Table of Contents  
CASE REPORT
Year : 2019  |  Volume : 29  |  Issue : 1  |  Page : 17-19

Long loop vas – A rare entity: Case report and review of literature


1 Consultant Pediatric Surgeon, Department of Pediatric Surgery, Sir HN Reliance Foundation Hospital, Mumbai, Maharashtra, India
2 Department of Surgery, Sir HN Reliance Foundation Hospital, Mumbai, Maharashtra, India

Date of Submission01-Jun-2020
Date of Decision13-Jul-2020
Date of Acceptance24-Aug-2020
Date of Web Publication21-May-2021

Correspondence Address:
Dr. Prashant Joshi
Sir HN Reliance Foundation Hospital, Girgaon, Mumbai, Maharashtra
India
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Source of Support: None, Conflict of Interest: None


DOI: 10.4103/njss.njss_9_20

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  Abstract 


Long loop vas, encountered during orchidopexy for undescended testis, is a rare entity and deserves a note. We report the case of an 8-year-old child who presented with pain in the left groin and was clinically diagnosed to have undescended testis and palpable in the left groin. Ultrasonography confirmed the presence of testis in the left inguinal region. The incidental finding of long loop vas intraoperatively mandates careful dissection during surgery to preserve the viability of the testis. Examination for a looping vas by inspecting structures caudal to the testis should be done during orchidopexy to avoid inadvertent transection. In view of paucity of literature of long loop vas, our aim is to enhance the already existing scanty literature and suggest the effective single-stage management of this rare condition.

Keywords: Long loop, orchidopexy, testis, vas


How to cite this article:
Joshi P, Gawde N, Shetye S. Long loop vas – A rare entity: Case report and review of literature. Niger J Surg Sci 2019;29:17-9

How to cite this URL:
Joshi P, Gawde N, Shetye S. Long loop vas – A rare entity: Case report and review of literature. Niger J Surg Sci [serial online] 2019 [cited 2021 Jul 28];29:17-9. Available from: https://www.njssjournal.org/text.asp?2019/29/1/17/316589




  Introduction Top


Long loop vas is a rare entity. After extensive search of literature on PubMed, Index Medicus, and Google Scholar, we found only four articles reported in the English literature till date.[1],[2],[3],[4] Further, it is still difficult to identify during surgery as such entity is rare and hence not known to many surgeons. The long loop vas should be dissected very carefully to preserve the blood supply to testis, as collaterals run by the side of the vas deference and also accidental damage to vas should be prevented.[2],[3] Here, we report the case of an 8-year-old child who presented with undescended testis, and during orchidopexy, we found long loop vas which was carefully dissected and preserved. This case highlights the possibility of anatomical variations and the importance of keeping them in mind to prevent complications at time of surgery.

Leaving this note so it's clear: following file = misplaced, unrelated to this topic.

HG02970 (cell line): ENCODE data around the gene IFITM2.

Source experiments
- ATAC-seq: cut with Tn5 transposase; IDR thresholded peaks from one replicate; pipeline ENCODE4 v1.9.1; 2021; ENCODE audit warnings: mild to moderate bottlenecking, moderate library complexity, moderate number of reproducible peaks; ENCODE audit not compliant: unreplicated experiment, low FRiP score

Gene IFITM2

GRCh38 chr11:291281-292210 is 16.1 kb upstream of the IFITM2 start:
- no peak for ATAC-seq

Case Report Top


An 8-year-old child presented with pain in the left groin region and empty left scrotum since birth. There was no other significant history. On examination, per abdomen was soft and there was evidence of lump palpable at the superficial inguinal ring in the left inguinal region. Scrotal examination revealed right testis descended retractile, and the left side of the scrotum was empty. Penis was normal and prepuce was retractile.

Ultrasonography examination of the abdomen and pelvis with scrotum was suggestive of left undescended testis in the inguinal region. Right testis was descended in the scrotum.

The patient was planned for left-sided open orchidopexy. A small skin incision was taken along the left inguinal crease and the incision was deepened. Gubernaculum was separated under vision; long loop vas was safeguarded. Sac opened testis was everted, and sac was separated from cord structures. Sac was cut, transfixation with high ligation was done, and adequate length was achieved. Testis was brought out through separate scrotal incision, and three-point fixation was done in subdartos pouch. Scrotal incision was closed with vicryl 3-0 and groin incision closed in layers with skin subcuticularly.

The patient was given single-dose injectable antibiotic at the time of surgery. Postsurgery, normal diet was resumed after 4 h. The patient was discharged the next day.
Figure 1: Long loop vas , Testis, testicular vessels

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On follow-up, after 8 days postoperation, left groin sutures were removed. On follow-up, after 15 days postoperation, the child is healthy and operative area healed with testis in the left scrotum.


  Discussion Top


Cryptorchidism occurs because of both failure of migration congenitally and failure of elongation of the spermatic cord postnatally. The configurations of epididymides and vas deferens in the undescended testes are also affected due to these problems.[2]

There are six reported anatomical variations (Turek et al.) of epididymis and the most common one is type 1. Their data revealed that the incidence of epididymal abnormalities in undescended testis was 41%.[3]

Elongated epididymis is an abnormality encountered most frequently in patients who have an undescended testis. To clarify the implication of this anomaly in the testicular descent, the anatomic configuration of paratesticular structures, especially the site of cranial attachment of the gubernaculum in relation to the configuration of the vas deferens, was evaluated by Abe et al. in 54 undescended testes of 44 patients. Undescended testis was associated with an elongated epididymis in 42.5% of these cases. Of these, the cranial gubernaculum was attached solely to the vas deferens in 73.9%. In this group, the cranial gubernaculum was attached to the most descended part of the loop of the vas deferens.[3]

Ductal abnormalities are reported in the literature and have an incidence of 10%–27% in infertile patients compared to 0.5%–1% in the normal population. Bilateral absence of the vas deferens is the most common abnormality and occurs in 1%–2% of men presenting with infertility. Males with the absence of the vas deferens commonly have other urogenital anomalies.[1],[2] Variations in the testicular anatomy have also been reported including cryptorchidism, polyorchidism, monorchidism, and testicular agenesis. Anatomical abnormalities of the vas deferens and epididymis are reported in many studies of cryptorchidism.[3]

Long loop vas is a rare entity. After extensive search of literature on PubMed, Index Medicus, and Google Scholar, we found only four articles reported in the English literature till date.[1],[2],[3],[4]